Do I need to remind you...how much you can trust me?
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Re: The German Woman (a perfect introductory episode)

Postby Lynette » Sun Aug 07, 2016 9:56 pm

To add to Starlight's comments about military ranks:

In the military, corporal and sergeant are not officer ranks. They're NCOs, noncommissioned officers -- a sort of bridge rank between the mass of privates and the officer class. NCOs start out as privates and are promoted up because they show leadership ability. Their role is to maintain order and discipline and to relay orders from the officers down to the men and see that they are carried out. They're hugely important, the glue that keeps the service working smoothly, but especially in Foyle's day they tended to come from the lower classes and would never garner the same respect as commissioned officers.

To be a commissioned officer was to be from a higher, more educated class -- not the aristocracy or even the gentry, necessarily, but certainly from an educated, more privileged background. An officer was by definition considered a gentleman. Paul Milner was probably from a lower-middle-class backgound (most police officers were). He had worked his way up to police sergeant by his late twenties, so it's not surprising that the Army saw fit to promote him to corporal in short order. His time on the force would have given him experience commanding men, making him a natural choice for an NCO. But he came from the wrong class to be a commissioned officer.

So how does this apply to Foyle's own life? In Eagle Day, he talks to Andrew about his World War I service: "Went in as a private, got sent to France ... came out as what they called a temporary officer and gentleman only because there was nobody else left." So Christopher Foyle, son of a police sergeant and a young policeman himself, clearly showed enough leadership ability and courage in the trenches that he was not only made an NCO, but actually achieved commissioned officer rank despite his humble birth because of the horrifically high casualty rate.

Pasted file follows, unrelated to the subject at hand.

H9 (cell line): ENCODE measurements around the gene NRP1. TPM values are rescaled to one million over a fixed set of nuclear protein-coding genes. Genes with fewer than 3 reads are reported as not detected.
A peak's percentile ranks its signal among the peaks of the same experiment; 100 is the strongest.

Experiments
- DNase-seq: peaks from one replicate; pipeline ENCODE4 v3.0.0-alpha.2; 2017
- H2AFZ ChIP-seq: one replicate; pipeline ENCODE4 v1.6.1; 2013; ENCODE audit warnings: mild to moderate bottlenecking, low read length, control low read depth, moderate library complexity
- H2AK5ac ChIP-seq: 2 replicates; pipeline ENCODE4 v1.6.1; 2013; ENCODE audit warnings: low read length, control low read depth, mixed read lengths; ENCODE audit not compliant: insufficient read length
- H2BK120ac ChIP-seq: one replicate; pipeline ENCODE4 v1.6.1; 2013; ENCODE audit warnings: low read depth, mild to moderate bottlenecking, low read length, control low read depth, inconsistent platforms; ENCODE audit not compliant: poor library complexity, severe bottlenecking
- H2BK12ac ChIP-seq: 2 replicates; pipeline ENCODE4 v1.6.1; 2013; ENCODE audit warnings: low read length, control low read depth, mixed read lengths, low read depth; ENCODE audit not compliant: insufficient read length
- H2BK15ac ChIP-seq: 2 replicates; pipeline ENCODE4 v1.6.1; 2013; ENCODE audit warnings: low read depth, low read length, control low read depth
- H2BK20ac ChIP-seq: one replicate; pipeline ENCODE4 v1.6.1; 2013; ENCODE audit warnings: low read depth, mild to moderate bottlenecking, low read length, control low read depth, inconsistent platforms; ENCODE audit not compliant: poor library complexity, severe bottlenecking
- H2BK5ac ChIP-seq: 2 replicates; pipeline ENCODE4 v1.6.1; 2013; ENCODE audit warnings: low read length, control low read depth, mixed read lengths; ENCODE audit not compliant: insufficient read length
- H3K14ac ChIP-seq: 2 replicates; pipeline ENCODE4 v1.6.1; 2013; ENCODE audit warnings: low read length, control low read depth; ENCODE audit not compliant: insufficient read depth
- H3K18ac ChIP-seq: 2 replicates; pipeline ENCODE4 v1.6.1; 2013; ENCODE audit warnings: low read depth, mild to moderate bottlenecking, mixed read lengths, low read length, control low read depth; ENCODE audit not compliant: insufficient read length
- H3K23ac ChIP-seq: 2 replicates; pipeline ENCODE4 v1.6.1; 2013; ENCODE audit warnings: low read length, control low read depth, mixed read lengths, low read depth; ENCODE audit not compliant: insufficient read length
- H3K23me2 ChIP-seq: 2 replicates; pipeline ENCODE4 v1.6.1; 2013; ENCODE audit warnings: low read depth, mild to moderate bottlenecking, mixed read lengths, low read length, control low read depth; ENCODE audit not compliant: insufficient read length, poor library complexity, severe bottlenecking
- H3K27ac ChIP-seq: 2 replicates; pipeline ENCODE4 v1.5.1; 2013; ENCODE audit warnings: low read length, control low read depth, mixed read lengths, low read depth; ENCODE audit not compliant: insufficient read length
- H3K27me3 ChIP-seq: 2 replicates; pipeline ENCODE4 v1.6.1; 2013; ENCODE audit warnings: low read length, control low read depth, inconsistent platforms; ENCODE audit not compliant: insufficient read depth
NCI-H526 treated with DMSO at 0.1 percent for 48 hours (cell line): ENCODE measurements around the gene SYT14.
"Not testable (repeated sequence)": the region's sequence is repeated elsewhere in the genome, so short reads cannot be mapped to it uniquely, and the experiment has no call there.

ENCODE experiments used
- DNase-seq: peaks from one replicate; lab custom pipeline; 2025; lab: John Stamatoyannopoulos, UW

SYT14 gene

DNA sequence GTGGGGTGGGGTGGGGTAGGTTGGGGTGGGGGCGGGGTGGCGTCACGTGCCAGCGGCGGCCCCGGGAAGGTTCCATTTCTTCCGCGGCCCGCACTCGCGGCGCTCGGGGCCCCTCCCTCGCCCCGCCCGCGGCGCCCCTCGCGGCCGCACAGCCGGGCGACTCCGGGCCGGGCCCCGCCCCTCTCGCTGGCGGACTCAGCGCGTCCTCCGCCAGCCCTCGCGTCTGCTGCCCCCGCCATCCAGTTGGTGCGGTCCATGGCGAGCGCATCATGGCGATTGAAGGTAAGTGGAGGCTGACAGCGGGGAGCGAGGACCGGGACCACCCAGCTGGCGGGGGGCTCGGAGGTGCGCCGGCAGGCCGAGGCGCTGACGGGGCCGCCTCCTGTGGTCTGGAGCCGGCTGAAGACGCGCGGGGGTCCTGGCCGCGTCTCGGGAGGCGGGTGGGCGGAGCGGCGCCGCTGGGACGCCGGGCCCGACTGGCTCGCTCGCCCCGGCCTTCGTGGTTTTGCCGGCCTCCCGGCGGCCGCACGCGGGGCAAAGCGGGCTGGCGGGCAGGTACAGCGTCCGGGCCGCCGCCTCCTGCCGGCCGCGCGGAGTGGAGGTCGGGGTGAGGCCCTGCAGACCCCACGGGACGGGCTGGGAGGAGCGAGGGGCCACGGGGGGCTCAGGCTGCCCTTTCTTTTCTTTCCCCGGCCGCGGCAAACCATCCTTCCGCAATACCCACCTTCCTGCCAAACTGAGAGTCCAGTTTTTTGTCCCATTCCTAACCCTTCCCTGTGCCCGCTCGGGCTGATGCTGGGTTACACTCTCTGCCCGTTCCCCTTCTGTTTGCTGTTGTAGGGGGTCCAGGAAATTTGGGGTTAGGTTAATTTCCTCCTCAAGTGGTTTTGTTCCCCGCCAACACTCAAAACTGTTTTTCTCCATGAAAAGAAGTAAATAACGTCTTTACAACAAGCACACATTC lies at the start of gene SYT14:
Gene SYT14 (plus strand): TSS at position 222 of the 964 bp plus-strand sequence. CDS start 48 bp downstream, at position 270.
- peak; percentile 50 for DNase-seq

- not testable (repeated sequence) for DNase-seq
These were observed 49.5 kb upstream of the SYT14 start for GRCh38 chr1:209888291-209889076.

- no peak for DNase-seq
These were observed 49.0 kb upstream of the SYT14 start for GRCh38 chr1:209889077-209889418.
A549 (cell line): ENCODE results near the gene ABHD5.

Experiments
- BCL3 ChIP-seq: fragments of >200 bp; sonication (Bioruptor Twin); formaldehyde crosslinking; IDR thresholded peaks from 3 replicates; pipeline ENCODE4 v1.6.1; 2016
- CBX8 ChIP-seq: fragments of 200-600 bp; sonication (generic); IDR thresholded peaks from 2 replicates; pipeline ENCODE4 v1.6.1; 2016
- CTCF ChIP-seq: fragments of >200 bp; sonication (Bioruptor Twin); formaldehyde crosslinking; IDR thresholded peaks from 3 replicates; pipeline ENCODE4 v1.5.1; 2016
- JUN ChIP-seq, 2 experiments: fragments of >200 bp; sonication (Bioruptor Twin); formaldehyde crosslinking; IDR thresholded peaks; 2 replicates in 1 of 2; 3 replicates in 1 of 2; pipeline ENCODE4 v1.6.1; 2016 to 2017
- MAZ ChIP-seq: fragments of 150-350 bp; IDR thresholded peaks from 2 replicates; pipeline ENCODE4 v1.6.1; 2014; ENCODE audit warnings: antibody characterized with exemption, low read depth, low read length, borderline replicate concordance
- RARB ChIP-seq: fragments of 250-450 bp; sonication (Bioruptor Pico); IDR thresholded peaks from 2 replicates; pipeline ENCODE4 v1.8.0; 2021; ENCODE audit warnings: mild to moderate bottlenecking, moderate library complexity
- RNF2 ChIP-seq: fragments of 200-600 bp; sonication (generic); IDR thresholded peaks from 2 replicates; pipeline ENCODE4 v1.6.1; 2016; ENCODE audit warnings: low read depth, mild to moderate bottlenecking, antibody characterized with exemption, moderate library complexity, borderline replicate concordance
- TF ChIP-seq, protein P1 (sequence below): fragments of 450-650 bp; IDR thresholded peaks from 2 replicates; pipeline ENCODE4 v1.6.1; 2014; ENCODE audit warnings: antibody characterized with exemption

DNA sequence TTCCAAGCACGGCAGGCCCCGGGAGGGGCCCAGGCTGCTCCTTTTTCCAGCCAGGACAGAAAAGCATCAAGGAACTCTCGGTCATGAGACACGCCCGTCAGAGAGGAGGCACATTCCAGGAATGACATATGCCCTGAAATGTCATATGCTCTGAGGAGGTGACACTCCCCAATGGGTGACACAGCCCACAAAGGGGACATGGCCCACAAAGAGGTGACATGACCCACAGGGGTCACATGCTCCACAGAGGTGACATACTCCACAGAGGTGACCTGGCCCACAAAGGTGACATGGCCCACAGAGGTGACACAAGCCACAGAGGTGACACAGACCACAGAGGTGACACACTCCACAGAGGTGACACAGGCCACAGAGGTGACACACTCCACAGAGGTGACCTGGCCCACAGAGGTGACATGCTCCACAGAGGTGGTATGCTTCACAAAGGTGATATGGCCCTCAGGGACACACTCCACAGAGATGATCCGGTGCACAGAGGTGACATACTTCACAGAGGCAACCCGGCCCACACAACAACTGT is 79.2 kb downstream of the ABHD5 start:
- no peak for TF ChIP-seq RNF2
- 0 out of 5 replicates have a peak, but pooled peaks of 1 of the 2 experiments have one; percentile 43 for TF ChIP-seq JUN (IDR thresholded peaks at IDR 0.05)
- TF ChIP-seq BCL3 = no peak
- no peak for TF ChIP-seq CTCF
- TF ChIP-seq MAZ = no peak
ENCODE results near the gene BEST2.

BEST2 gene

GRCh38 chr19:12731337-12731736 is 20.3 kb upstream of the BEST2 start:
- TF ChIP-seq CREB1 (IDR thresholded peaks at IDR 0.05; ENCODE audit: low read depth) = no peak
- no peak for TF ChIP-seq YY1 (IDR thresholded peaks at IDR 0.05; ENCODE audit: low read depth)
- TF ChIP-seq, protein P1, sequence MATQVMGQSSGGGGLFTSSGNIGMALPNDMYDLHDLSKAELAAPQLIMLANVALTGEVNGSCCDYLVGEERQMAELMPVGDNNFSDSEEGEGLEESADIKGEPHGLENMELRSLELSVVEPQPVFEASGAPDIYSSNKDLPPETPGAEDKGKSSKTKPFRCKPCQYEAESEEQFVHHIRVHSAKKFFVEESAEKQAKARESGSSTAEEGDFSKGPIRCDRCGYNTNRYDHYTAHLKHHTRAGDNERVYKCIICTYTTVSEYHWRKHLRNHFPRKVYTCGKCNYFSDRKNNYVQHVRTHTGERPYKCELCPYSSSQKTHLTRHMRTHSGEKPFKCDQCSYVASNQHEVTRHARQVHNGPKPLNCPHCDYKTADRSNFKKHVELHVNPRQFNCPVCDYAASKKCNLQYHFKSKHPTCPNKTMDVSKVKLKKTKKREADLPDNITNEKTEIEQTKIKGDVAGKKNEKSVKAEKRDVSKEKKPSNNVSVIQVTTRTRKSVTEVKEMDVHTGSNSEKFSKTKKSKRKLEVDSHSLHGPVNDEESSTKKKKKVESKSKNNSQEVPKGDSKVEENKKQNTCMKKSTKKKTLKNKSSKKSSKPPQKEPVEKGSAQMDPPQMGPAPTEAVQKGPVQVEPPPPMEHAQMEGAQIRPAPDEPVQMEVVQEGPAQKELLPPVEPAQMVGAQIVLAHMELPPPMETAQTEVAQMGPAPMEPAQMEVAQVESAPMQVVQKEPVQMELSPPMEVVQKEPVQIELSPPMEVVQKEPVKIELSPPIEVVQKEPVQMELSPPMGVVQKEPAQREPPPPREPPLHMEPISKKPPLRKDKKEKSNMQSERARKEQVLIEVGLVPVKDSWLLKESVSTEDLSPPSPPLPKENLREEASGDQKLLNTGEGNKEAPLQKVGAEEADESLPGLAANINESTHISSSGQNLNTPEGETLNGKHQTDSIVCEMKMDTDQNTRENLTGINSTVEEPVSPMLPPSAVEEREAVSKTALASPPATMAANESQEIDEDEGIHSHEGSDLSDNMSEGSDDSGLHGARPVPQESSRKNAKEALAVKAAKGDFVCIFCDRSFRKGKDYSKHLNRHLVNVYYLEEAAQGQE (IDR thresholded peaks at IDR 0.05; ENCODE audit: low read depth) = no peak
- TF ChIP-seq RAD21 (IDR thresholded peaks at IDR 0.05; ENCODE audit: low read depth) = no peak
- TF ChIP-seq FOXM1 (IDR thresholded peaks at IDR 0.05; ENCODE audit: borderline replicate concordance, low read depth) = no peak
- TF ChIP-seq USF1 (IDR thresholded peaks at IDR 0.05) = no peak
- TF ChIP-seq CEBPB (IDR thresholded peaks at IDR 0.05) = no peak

One has to infer that his war experience, despite being the "worst three years of my life", were the making of the man, creating the commanding presence that we meet decades later in the form of a Chief Superintendent.
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Re: The German Woman (a perfect introductory episode)

Postby TwiningsGirl64 » Mon Aug 08, 2016 1:39 am

Thanks for the wonderful responses S & L
I find it extremely interesting how we each perceive the things that we see and hear :thumbsup: :D

Starlight Im ashamed to say I had no rationing control whatsoever :lol: so yes, totally binge watched all 28 episodes. Several in a row, (some days) :pleased: Became so thoroughly engrossed I actually missed meals :eek: and on one occasion neglected to pick up the hubby's suit from the dry cleaners :oops: But it was just so wonderful. I couldn't help myself. The episodes were all so intriguing, and it was sweetly romantic in places, there was some great witty humour throughout and of course theres the History Lesson, which for me has been a very worthwhile lesson indeed. But of course in my haste, I've likely missed lots of important little tidbits (so I'll undoubtedly have to re-watch) :lol:

Re the Milner rank thing: Foyle would know that there's no equivalence of rank between the police and the army, apart from informal courtesies, such as officer's mess hospitality being extended to police inspectors and above. Corporal is a respectable rank to have achieved, considering Milner would have had to start at the bottom. It's two promotions: private to lance corporal, and then another step to full corporal, and Milner would have been in the army less than 8 months.


Ah yes! I should have realized that. Of course Foyle would know the ranking system and how it all works, having been in both the armed forces as well as the police force.
And the proof was right there in that excellent scene in Eagle Day when C.F was talking to Andrew about his WW1 Service (really excellent reference there. Cheers Lynette :thumbsup: )
There was just something in the way Foyle questioned the doctor, he sounded pained (and I just didnt connect that pain as pertaining to sympathy for Milners cut-short career or his tragic injury)
It did appear to me that Foyle somehow looked upon the rank of Corporal as an almost "insult" to the young man.
But after hearing your points of view, and learning how ranking is done in the Army, Ive re-watched and I can now see that you could interpret Foyles behaviour rather more as a sigh of sorrow / sympathy for Milners misfortunes, his enduring a double whammy as it were as well as pointing out his respectable career achievements within the Police Force.
"Well... things the way they are... good for the time being's perhaps enough." (CF to BH: They fought in the fields)
"MK...never less than a joy to watch." (Jaci Stephen)